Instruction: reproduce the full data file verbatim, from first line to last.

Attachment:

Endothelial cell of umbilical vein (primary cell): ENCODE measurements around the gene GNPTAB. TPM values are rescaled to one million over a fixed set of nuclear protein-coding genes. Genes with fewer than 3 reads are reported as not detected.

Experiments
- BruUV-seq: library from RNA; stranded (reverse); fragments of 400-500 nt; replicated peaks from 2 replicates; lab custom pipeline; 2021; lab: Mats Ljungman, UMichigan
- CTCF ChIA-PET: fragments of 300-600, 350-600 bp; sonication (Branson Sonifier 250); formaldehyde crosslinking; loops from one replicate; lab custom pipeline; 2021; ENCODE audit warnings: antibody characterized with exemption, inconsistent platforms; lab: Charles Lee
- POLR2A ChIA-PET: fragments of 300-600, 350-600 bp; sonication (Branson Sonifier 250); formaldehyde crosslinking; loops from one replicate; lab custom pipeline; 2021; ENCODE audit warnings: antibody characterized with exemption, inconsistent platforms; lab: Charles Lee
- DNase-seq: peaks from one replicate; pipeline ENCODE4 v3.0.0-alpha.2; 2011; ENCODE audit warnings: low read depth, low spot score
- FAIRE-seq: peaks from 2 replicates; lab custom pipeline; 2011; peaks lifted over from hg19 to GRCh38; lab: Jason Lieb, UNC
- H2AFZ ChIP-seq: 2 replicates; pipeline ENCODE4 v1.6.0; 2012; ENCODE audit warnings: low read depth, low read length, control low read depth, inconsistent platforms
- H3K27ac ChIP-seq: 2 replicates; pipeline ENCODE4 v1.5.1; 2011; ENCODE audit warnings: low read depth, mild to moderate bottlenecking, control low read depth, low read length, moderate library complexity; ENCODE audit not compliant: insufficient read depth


Endothelial cell of umbilical vein (primary cell): ENCODE measurements around the gene GNPTAB. TPM values are rescaled to one million over a fixed set of nuclear protein-coding genes. Genes with fewer than 3 reads are reported as not detected.

Experiments
- BruUV-seq: library from RNA; stranded (reverse); fragments of 400-500 nt; replicated peaks from 2 replicates; lab custom pipeline; 2021; lab: Mats Ljungman, UMichigan
- CTCF ChIA-PET: fragments of 300-600, 350-600 bp; sonication (Branson Sonifier 250); formaldehyde crosslinking; loops from one replicate; lab custom pipeline; 2021; ENCODE audit warnings: antibody characterized with exemption, inconsistent platforms; lab: Charles Lee
- POLR2A ChIA-PET: fragments of 300-600, 350-600 bp; sonication (Branson Sonifier 250); formaldehyde crosslinking; loops from one replicate; lab custom pipeline; 2021; ENCODE audit warnings: antibody characterized with exemption, inconsistent platforms; lab: Charles Lee
- DNase-seq: peaks from one replicate; pipeline ENCODE4 v3.0.0-alpha.2; 2011; ENCODE audit warnings: low read depth, low spot score
- FAIRE-seq: peaks from 2 replicates; lab custom pipeline; 2011; peaks lifted over from hg19 to GRCh38; lab: Jason Lieb, UNC
- H2AFZ ChIP-seq: 2 replicates; pipeline ENCODE4 v1.6.0; 2012; ENCODE audit warnings: low read depth, low read length, control low read depth, inconsistent platforms
- H3K27ac ChIP-seq: 2 replicates; pipeline ENCODE4 v1.5.1; 2011; ENCODE audit warnings: low read depth, mild to moderate bottlenecking, control low read depth, low read length, moderate library complexity; ENCODE audit not compliant: insufficient read depth